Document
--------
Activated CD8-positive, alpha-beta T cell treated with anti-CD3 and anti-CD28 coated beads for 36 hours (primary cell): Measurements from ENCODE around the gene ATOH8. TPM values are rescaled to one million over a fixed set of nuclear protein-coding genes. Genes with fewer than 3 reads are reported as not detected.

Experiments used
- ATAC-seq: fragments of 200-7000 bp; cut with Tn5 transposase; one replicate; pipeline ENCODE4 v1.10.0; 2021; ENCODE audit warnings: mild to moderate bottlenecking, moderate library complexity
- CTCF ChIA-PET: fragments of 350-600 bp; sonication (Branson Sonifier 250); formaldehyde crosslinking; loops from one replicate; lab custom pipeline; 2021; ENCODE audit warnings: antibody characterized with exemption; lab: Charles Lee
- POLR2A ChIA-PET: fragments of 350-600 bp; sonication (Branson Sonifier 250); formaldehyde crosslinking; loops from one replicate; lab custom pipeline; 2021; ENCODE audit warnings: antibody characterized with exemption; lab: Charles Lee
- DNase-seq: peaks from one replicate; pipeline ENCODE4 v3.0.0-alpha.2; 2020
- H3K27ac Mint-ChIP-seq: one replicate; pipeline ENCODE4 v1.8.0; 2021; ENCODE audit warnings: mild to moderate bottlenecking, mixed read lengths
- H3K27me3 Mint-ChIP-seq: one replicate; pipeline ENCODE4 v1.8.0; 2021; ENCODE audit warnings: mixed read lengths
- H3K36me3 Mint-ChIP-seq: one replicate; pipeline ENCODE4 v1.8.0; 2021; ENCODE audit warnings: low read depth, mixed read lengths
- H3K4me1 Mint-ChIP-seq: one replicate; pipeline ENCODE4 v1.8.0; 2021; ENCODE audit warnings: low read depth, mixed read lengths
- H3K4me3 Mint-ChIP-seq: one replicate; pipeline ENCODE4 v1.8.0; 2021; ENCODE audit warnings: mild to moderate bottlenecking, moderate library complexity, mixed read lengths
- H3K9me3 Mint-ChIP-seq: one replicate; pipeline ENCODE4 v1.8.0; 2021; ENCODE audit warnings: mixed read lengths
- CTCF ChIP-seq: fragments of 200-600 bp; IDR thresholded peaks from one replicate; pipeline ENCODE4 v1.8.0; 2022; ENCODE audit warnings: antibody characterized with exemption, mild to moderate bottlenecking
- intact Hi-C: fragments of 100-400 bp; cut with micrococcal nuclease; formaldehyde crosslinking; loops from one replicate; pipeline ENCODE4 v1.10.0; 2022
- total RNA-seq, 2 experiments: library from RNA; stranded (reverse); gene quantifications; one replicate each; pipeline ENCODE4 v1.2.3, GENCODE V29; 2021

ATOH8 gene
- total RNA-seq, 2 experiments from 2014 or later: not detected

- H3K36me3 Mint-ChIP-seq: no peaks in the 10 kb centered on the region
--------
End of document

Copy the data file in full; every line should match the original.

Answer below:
Activated CD8-positive, alpha-beta T cell treated with anti-CD3 and anti-CD28 coated beads for 36 hours (primary cell): Measurements from ENCODE around the gene ATOH8. TPM values are rescaled to one million over a fixed set of nuclear protein-coding genes. Genes with fewer than 3 reads are reported as not detected.

Experiments used
- ATAC-seq: fragments of 200-7000 bp; cut with Tn5 transposase; one replicate; pipeline ENCODE4 v1.10.0; 2021; ENCODE audit warnings: mild to moderate bottlenecking, moderate library complexity
- CTCF ChIA-PET: fragments of 350-600 bp; sonication (Branson Sonifier 250); formaldehyde crosslinking; loops from one replicate; lab custom pipeline; 2021; ENCODE audit warnings: antibody characterized with exemption; lab: Charles Lee
- POLR2A ChIA-PET: fragments of 350-600 bp; sonication (Branson Sonifier 250); formaldehyde crosslinking; loops from one replicate; lab custom pipeline; 2021; ENCODE audit warnings: antibody characterized with exemption; lab: Charles Lee
- DNase-seq: peaks from one replicate; pipeline ENCODE4 v3.0.0-alpha.2; 2020
- H3K27ac Mint-ChIP-seq: one replicate; pipeline ENCODE4 v1.8.0; 2021; ENCODE audit warnings: mild to moderate bottlenecking, mixed read lengths
- H3K27me3 Mint-ChIP-seq: one replicate; pipeline ENCODE4 v1.8.0; 2021; ENCODE audit warnings: mixed read lengths
- H3K36me3 Mint-ChIP-seq: one replicate; pipeline ENCODE4 v1.8.0; 2021; ENCODE audit warnings: low read depth, mixed read lengths
- H3K4me1 Mint-ChIP-seq: one replicate; pipeline ENCODE4 v1.8.0; 2021; ENCODE audit warnings: low read depth, mixed read lengths
- H3K4me3 Mint-ChIP-seq: one replicate; pipeline ENCODE4 v1.8.0; 2021; ENCODE audit warnings: mild to moderate bottlenecking, moderate library complexity, mixed read lengths
- H3K9me3 Mint-ChIP-seq: one replicate; pipeline ENCODE4 v1.8.0; 2021; ENCODE audit warnings: mixed read lengths
- CTCF ChIP-seq: fragments of 200-600 bp; IDR thresholded peaks from one replicate; pipeline ENCODE4 v1.8.0; 2022; ENCODE audit warnings: antibody characterized with exemption, mild to moderate bottlenecking
- intact Hi-C: fragments of 100-400 bp; cut with micrococcal nuclease; formaldehyde crosslinking; loops from one replicate; pipeline ENCODE4 v1.10.0; 2022
- total RNA-seq, 2 experiments: library from RNA; stranded (reverse); gene quantifications; one replicate each; pipeline ENCODE4 v1.2.3, GENCODE V29; 2021

ATOH8 gene
- total RNA-seq, 2 experiments from 2014 or later: not detected

- H3K36me3 Mint-ChIP-seq: no peaks in the 10 kb centered on the region